Its not as rough as it looks, chicks are pretty tough. A lot of reseach has gone into creating the most ideal and efficent processing plant. If the handling was to rough to many chicks would die and production levels would be to low. Its in the best intrest of the company to have machinery that does not hard the chicks.

Yes intellectually I know that they are not intentionally hurting them but there were a lot of tumbling and dropping places in that automated process. They have hundreds of thousands and you wonder if they care if a couple are injured in an "efficient" process that ultimately saves them money.

I was trying to figure out what they are..my guess is that they were commercial meat birds know as the Cornish Cross. They are hatched in huge quantities like that and shipped all over the place but mainly to CFAO's where they are raised.

back in the saddle
Apr. 1, 2011, 07:40 AM
The wing feather sexing method has worked for me. It has to be done about 2-4 days of age. After that the males and females look more alike. I'm trying it on my 3 silkie chicks. Those may not be accurate. The saying with silkies is: until they crow or lay an egg you just don't know.

Chaila
Apr. 1, 2011, 08:47 AM
I totally read this as "Sexting Chicks" and thought it was spam.

Ah! Sexing Chicks. That's a real thing. Need more coffee now. Good luck!

RougeEmpire
Apr. 1, 2011, 12:28 PM
Yes intellectually I know that they are not intentionally hurting them but there were a lot of tumbling and dropping places in that automated process. They have hundreds of thousands and you wonder if they care if a couple are injured in an "efficient" process that ultimately saves them money.

I was trying to figure out what they are..my guess is that they were commercial meat birds know as the Cornish Cross. They are hatched in huge quantities like that and shipped all over the place but mainly to CFAO's where they are raised.

Im not a fan of commerical farmed anything. I am lucking to live not far from a local slaugher house/buthcer shop the services the area. I don't remember the last time I bought "factory farmed" chicken, pork or beef. Industrial chicken farming turns my stomic and haven eaten local farm raised chicken I know how much better it tastes :) I like supporting local farmers and eating an animal was grazing down the street just a week ago. Keepin it real, lols!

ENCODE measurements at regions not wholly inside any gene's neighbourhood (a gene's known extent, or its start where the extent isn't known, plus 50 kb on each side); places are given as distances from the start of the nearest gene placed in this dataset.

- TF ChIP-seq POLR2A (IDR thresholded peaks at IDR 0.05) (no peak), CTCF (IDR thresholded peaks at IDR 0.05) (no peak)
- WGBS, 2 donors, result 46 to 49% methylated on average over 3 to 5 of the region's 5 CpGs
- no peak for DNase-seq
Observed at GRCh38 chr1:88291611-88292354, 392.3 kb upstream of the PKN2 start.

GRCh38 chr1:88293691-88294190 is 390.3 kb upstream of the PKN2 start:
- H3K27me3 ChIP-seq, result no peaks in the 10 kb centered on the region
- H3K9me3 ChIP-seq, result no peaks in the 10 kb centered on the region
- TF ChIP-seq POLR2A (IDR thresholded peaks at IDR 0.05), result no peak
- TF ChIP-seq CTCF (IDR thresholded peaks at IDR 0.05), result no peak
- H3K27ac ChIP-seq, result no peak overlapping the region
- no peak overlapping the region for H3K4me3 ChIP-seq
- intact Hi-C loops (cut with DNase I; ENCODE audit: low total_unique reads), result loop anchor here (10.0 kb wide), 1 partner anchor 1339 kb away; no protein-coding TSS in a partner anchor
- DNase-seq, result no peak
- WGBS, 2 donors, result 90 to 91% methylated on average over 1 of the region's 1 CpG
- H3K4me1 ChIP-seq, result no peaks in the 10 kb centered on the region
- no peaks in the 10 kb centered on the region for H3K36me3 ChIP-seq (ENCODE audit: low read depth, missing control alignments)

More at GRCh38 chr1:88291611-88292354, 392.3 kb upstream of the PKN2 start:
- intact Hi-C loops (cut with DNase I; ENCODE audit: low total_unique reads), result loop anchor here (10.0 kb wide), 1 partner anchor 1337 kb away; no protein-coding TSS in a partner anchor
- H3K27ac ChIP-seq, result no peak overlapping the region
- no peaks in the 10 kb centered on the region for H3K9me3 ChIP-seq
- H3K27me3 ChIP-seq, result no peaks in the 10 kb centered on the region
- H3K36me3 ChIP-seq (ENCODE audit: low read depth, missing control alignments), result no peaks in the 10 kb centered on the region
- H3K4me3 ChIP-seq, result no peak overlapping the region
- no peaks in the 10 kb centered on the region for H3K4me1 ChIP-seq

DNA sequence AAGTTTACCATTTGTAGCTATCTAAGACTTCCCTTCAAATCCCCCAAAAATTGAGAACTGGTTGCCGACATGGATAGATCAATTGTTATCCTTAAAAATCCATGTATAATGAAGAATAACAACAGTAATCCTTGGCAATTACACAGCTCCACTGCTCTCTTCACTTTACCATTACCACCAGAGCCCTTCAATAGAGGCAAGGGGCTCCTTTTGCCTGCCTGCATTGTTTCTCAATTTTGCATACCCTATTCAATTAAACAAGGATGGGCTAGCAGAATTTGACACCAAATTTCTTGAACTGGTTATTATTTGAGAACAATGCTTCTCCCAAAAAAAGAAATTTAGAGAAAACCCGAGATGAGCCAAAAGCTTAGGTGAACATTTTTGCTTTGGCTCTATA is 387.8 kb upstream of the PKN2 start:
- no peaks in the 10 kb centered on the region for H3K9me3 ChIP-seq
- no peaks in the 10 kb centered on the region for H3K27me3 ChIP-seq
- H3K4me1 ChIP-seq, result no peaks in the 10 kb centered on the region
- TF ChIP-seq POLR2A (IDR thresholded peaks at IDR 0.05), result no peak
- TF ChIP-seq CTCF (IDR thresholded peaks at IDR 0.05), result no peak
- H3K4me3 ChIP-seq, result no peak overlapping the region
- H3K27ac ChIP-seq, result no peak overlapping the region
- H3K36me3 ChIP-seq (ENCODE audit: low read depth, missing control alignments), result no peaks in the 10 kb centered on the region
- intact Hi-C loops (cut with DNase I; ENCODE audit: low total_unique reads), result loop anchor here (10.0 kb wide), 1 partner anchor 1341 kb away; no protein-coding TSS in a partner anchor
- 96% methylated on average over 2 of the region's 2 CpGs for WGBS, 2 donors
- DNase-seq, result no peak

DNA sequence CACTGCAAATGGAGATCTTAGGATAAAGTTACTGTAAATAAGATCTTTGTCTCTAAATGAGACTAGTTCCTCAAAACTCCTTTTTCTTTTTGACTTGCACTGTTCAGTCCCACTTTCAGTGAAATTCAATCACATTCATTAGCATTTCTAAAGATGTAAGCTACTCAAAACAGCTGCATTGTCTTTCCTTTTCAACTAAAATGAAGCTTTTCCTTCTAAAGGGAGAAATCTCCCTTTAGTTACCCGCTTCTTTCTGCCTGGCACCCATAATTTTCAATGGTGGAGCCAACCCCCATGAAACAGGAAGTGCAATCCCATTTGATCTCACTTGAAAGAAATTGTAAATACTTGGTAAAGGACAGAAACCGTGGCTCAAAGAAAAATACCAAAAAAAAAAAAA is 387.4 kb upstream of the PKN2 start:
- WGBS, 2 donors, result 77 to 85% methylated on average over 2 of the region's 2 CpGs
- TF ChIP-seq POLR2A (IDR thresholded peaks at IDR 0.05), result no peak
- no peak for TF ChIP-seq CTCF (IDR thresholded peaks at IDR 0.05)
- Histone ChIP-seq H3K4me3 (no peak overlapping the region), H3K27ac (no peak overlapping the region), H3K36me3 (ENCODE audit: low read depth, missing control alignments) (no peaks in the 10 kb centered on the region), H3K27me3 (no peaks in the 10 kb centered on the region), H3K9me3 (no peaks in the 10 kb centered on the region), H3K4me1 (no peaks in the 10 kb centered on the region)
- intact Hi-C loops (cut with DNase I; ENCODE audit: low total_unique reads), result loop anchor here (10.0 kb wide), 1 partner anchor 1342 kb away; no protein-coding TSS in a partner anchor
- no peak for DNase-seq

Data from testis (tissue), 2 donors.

Daydream Believer
Apr. 1, 2011, 04:29 PM
Im not a fan of commerical farmed anything. I am lucking to live not far from a local slaugher house/buthcer shop the services the area. I don't remember the last time I bought "factory farmed" chicken, pork or beef. Industrial chicken farming turns my stomic and haven eaten local farm raised chicken I know how much better it tastes :) I like supporting local farmers and eating an animal was grazing down the street just a week ago. Keepin it real, lols!

I feel much the same way. I can't even eat chicken or beef anymore when we are out...well perhaps a lean steak like a sirloin, but anything fatty, I can't do it. The chicken has no taste or texture. Don't even get me started on eggs!

Once you go over to the dark side, it's very hard to go back! ;)

RougeEmpire
Apr. 1, 2011, 04:53 PM
I feel much the same way. I can't even eat chicken or beef anymore when we are out...well perhaps a lean steak like a sirloin, but anything fatty, I can't do it. The chicken has no taste or texture. Don't even get me started on eggs!

Once you go over to the dark side, it's very hard to go back! ;)

OMG nothing is like farm fresh TRULY FREE RANGE chicken eggs! Store bought eggs are nasty as far as im concerned. The feed store not far from me sells eggs from the chickens the sell. They hundreds of chickens in big outdoor pens. They are fat and happy and eat chicken feed plus bugs, worms and left over vegitables. You have to get there early to buy eggs as they sell out fast because people love them so much! I buy three or four dozen at a time. The eggs arn't washed and the protective coating is still on them, no need to refrigerate and they last weeks! Sometimes they have duck eggs too which I love for baking :)

Daydream Believer
Apr. 1, 2011, 09:00 PM
It's true about the eggs. All I have to do is get someone to buy a dozen eggs from my pastured hens just once and they are hooked. ;-)

katyb
Apr. 3, 2011, 08:58 AM
I bought my chicks at my local Co-op, and unlike TSC, they only buy sexed hens. Of course, there may be a few mistakes, but at least you don't have to worry about a zillion kids mixing up the pullets from the general population.

Mine are 2.5 weeks old now and have suddenly become total hellions.

Edited to add - I have a friend with bantams, and they are much noisier than full-sized chickens.